Friday, April 06, 2012

Sampa foresees stronger kwacha

Sampa foresees stronger kwacha
By Chiwoyu Sinyangwe
Fri 06 Apr. 2012, 13:55 CAT

THE anticipated inflow of about US $935 million in Zambia mid this year is expected to reverse losses suffered by the kwacha against major convertibles in the last 12 months, says finance deputy minister Miles Sampa.

The kwacha last year posted a nine per cent depreciation against the US dollar and the local currency in the first quarter of this year lost a further three per cent to trade around K5,300.

Analysts blame the local currency's loss on unclear and uncertain policy statement by the PF government in the aftermath of their defeat of the MMD in the September 2011 polls, coupled with the current economic malaise in the Eurozone which is driving global demand for US dollars - a safe haven.

Sampa said a expected surge in dollar inflows into the country by June this year from a combination of debt and grants would help to prop up the domestic currency.

Sampa said the US government's Millennium Challenge Corporation (MCC) approved US $354.8 million compact aid to address water and sanitisation sector in rapidly urbanising Lusaka and the planned US $500 million Eurobond mid this year would help to boost kwacha's performance against major convertibles.

Sampa, who is also Matero PF member of parliament, said the US $50 million Line of Credit from India for the construction of about 650 rural health posts throughout the country and the Chinese government's recently pledged US $35 million for various projects for immediate implementation would also increase foreign exchange inflows into Zambia.

"With these additions on the supply side while demand has remained constant in the absence of maize importation, basic economics entails that the Zambian kwacha will soon regain the six per cent lost late last year and in the first quarter of this year," Sampa said in an interview.

He said the large foreign exchange inflows indicated huge confidence the international community had in the PF government as was imprinted by Standard and Poors' that maintained a B+ grading for Zambia's current future outlooks.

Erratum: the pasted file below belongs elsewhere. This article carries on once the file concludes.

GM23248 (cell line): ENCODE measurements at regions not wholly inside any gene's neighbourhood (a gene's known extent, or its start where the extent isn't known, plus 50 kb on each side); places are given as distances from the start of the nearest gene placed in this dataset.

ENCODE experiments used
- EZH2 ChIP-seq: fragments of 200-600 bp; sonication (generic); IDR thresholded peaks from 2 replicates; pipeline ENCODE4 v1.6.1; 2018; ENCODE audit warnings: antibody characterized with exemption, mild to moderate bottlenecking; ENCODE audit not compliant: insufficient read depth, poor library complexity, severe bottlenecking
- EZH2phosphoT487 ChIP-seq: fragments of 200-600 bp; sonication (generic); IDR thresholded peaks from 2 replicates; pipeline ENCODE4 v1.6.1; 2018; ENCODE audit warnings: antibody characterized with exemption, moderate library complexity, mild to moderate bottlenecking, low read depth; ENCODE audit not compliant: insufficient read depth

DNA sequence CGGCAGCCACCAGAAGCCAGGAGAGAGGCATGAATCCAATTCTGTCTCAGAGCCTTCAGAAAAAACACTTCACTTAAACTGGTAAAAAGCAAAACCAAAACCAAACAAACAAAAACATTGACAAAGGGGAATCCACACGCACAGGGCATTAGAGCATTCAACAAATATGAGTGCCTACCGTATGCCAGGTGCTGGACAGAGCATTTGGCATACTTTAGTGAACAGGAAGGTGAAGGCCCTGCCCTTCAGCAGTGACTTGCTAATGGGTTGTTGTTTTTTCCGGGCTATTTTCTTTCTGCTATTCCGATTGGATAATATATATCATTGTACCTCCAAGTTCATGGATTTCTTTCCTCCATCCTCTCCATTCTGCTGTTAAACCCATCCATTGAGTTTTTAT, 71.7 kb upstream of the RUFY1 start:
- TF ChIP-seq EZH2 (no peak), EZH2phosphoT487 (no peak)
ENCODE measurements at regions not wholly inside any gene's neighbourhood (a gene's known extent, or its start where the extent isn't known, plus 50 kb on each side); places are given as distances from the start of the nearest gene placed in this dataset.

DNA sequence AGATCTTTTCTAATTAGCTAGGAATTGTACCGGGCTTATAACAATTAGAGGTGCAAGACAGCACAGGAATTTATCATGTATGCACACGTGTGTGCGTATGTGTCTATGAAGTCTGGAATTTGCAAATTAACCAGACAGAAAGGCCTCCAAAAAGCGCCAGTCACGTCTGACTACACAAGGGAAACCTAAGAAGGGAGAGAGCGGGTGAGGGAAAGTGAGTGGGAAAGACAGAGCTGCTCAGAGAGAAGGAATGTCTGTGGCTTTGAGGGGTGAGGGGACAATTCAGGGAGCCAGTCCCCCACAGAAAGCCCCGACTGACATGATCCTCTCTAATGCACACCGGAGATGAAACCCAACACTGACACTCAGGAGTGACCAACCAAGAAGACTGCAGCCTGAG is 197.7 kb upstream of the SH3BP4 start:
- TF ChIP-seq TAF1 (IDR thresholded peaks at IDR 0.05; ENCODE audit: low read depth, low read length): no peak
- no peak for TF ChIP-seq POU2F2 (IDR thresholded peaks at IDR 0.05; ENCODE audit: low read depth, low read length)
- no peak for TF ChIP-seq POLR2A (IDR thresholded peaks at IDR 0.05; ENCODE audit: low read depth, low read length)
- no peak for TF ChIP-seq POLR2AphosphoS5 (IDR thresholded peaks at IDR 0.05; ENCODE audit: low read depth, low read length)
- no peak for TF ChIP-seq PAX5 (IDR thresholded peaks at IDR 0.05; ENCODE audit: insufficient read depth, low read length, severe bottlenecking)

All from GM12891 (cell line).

"Some arguments on the drop in the levels of portfolio investment into our domestic debt are baseless," Sampa said.

"Foreign investors in our economy in our money market are generally loyal to pricing and exchange rates. When Treasury Bills rates drop, and exchange rate fluctuates, these cash money investors always flee until the government increases its interest rates for domestic debts. In the meantime, our priority has been to reduce commercial lending rates, higher treasury bills are inversely related with that objective. On the other hand, as soon as the kwacha starts to appreciate as anticipated, these flight investments will be back in the country faster than they declined."

Separately, BoZ assistant director of market operations, Jonathan Chipili, said foreign holdings of Zambian debt have fallen to their lowest since 2005, reflecting uncertainty over the direction of policy following elections last year and the spillover from the global financial crisis.

Chipili said BoZ also wants to consolidate the 170-plus bonds in circulation to spur trading in the secondary market.

He said offshore investors' holdings of ambian government bonds are less than five per cent of outstanding debt, the lowest proportion since foreigners were first allowed in to the market seven years ago. The participation of foreign investors in our securities market has reduced, even prior to the elections," Chipili was quoted by Reuters.

"They want to be sure how the government is going to steer its policy."

And Sampa said the government was confident to grow the local economy above the current average 6.7 per cent.

"In the medium to long-term, we are determined to keep inflation in the single digit levels and as we create employment, we are confident to grow the economy to unprecedented levels of double digits from current median of around 6.7 per cent," said Sampa.

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